I too am confused by the (gentle) criticism, he just beat everyone else using the same software in only his third race, including a former world champ on the same bike!?! I guess HRC management is a tough crowd. :) One can only surmise that Nakamoto thinks the RS is good enough to be up and beating the lesser satellite bikes if there's a truly prodigious talent on board.

Re Stoner, is it just me who calls BS to the stories of him being 2 seconds off the pace? 2 seconds?? To back off even 0.2 seconds is a lot for a top rider, half a second is taking it easy, two seconds is positively cruising. I believe that stat about as much as I believed the RCV1000R was only 0.3s off the 213V. :D HRC Doublespeak.

The end result though is that Marquez has no support at all, and only the hope of a resurgent Lorenzo and the continually improving Ducatis to take points away from Rossi.

Looking forward to the race, glad to see Jerez still on the calendar after looking shaky for a while. It's such a great track!

I am just hatching a conspiracy theory just for the fun of it. I think Honda have a pretty good idea as to what state Dani Pedrosa's arm is in. By denying continuously that Stoner is not making a comeback this season as a sub for Pedrosa, Honda could be buying time and asking Stoner to work on his fitness and speed and put him in the saddle if Pedrosa's prognosis says he cannot ride this season. Honda are known to play mind games. The other possibility is that Casey Stoner turned his back on MotoGP after winning a championship on a Honda and so are miffed with him. Maybe they wanted him to continue with him and he did not. It called also be Shuhei Nakamoto believes to invest in someone who would be with the company over a long period of time (Aoyama will fit the bill but I am sure Nakamoto is not looking for a rider who will circulate with the rear end of a group) than get someone who might again simply say "Thank you, I had enough". Maybe the comment about Jack Miller being a disappointment had something to do with the fact that he has not shown the ability yet to jump on to Pedrosa's machine. That could be consistent with the investment in the future theory.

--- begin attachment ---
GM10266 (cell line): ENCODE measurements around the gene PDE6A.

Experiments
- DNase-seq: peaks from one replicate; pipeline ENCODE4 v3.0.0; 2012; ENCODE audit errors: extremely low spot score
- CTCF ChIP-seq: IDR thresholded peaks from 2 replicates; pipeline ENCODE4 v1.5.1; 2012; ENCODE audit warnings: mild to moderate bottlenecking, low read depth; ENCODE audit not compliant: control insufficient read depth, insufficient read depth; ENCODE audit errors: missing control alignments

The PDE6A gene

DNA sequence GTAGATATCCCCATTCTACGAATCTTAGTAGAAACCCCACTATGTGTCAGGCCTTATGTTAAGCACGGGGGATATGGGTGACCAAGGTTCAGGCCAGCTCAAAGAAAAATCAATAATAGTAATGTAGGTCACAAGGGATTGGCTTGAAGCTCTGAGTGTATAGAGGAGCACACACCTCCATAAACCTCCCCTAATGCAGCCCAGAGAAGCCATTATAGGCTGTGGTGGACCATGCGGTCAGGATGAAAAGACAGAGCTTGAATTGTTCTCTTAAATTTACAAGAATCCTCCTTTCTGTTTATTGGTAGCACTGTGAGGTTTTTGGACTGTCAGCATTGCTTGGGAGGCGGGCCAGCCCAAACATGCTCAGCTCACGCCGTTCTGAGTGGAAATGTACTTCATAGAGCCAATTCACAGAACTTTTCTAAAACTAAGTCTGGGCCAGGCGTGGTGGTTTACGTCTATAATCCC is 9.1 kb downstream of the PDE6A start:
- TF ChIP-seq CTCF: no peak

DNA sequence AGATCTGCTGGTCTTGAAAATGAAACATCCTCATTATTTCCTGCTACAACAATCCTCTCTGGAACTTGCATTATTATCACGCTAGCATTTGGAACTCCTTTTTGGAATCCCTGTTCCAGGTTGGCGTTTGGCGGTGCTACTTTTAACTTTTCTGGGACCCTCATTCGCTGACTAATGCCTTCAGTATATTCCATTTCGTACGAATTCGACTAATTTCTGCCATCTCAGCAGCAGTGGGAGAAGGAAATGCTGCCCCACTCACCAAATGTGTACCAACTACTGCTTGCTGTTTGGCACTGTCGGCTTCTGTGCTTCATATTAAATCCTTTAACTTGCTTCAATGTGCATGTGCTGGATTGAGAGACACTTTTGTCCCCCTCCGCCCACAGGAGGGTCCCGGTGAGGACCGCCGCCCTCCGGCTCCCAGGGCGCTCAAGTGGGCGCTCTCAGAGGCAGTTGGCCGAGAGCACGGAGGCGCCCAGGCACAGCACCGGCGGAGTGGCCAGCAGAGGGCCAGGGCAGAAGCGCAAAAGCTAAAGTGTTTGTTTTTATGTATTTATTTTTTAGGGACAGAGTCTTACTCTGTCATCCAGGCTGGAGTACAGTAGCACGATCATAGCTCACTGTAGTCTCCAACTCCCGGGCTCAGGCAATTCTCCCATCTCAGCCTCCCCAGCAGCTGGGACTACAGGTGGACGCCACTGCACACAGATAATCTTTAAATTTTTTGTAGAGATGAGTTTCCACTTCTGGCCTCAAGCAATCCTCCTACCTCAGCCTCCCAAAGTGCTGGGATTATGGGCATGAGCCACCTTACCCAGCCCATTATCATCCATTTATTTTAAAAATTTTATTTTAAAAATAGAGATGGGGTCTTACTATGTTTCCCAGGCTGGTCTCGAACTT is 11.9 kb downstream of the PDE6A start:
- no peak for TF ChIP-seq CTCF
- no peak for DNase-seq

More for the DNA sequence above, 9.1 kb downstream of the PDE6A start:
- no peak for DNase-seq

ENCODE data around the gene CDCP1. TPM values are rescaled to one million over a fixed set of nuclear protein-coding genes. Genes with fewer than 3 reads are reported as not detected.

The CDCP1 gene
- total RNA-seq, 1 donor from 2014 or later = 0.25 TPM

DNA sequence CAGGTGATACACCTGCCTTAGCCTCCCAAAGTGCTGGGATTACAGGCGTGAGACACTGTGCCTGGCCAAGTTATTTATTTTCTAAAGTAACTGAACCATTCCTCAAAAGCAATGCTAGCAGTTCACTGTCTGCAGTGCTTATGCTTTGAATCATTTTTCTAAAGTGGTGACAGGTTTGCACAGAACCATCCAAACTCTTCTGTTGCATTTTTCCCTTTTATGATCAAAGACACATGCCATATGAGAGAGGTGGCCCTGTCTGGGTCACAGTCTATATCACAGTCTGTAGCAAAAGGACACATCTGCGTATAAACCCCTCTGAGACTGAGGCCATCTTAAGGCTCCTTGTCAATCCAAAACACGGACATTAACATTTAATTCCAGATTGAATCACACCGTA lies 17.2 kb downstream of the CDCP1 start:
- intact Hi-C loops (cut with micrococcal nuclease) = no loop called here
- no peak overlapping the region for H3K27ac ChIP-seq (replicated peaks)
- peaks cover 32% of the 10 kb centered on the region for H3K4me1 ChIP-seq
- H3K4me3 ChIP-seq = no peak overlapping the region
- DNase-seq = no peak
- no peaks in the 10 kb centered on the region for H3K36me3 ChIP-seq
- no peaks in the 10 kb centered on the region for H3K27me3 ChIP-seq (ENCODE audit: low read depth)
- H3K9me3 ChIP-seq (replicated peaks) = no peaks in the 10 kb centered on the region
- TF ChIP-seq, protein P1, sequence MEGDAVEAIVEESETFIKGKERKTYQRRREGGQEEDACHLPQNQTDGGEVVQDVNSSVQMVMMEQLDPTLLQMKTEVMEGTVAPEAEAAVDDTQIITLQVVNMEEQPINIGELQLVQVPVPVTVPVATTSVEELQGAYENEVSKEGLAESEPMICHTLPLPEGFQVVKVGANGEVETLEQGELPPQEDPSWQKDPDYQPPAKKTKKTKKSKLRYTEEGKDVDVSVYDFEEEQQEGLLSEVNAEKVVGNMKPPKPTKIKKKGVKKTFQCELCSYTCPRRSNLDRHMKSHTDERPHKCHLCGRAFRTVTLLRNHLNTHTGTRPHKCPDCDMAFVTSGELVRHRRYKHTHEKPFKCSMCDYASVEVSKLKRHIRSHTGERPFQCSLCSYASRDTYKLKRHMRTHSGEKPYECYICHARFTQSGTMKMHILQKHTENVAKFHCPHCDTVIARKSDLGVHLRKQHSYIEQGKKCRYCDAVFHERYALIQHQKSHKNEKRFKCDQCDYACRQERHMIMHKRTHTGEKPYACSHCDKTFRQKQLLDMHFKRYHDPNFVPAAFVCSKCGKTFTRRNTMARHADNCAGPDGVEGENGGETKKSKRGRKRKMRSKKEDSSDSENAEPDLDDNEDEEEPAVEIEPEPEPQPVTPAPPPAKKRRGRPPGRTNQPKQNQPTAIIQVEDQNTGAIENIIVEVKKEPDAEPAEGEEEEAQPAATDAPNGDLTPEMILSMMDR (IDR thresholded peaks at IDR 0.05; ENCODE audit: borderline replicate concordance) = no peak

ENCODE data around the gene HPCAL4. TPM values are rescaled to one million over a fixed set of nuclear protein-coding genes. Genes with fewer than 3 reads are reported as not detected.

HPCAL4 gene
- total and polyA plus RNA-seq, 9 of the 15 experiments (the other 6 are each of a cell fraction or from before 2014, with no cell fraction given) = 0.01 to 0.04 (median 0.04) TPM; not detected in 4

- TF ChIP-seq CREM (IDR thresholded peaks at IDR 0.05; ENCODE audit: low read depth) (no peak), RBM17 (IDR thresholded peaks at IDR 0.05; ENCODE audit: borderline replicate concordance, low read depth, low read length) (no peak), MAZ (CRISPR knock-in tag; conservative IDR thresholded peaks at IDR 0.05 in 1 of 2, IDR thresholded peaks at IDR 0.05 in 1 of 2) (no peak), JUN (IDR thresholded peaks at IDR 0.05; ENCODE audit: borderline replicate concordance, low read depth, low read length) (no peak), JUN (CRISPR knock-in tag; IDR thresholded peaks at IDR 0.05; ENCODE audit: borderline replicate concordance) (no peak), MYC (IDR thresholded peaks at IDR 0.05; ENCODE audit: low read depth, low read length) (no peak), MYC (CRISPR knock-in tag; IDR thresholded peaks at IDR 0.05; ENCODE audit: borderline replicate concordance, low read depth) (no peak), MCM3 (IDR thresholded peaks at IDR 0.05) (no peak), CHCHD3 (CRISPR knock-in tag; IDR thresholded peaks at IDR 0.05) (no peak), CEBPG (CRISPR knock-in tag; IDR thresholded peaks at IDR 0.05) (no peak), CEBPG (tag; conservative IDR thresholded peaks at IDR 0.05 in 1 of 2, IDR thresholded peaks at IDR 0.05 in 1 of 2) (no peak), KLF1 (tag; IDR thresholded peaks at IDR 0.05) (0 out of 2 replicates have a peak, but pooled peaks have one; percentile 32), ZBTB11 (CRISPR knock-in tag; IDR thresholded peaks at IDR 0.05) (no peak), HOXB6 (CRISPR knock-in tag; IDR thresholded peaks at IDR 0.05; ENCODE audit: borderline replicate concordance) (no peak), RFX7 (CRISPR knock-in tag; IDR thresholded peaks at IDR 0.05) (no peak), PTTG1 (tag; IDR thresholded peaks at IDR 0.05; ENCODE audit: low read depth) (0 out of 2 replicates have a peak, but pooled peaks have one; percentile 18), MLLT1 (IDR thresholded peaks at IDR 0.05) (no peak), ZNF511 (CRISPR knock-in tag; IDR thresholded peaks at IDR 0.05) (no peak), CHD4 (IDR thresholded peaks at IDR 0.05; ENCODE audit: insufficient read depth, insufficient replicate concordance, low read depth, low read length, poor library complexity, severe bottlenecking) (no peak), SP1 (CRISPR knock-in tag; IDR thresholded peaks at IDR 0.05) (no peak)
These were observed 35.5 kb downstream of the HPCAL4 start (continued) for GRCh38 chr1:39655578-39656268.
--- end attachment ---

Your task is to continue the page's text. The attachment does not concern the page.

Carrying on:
Honda told him to focus on the 8 hour. Considering they made room in a team that have won the last two, perhaps they want the most our of him and his focus there first and foremost.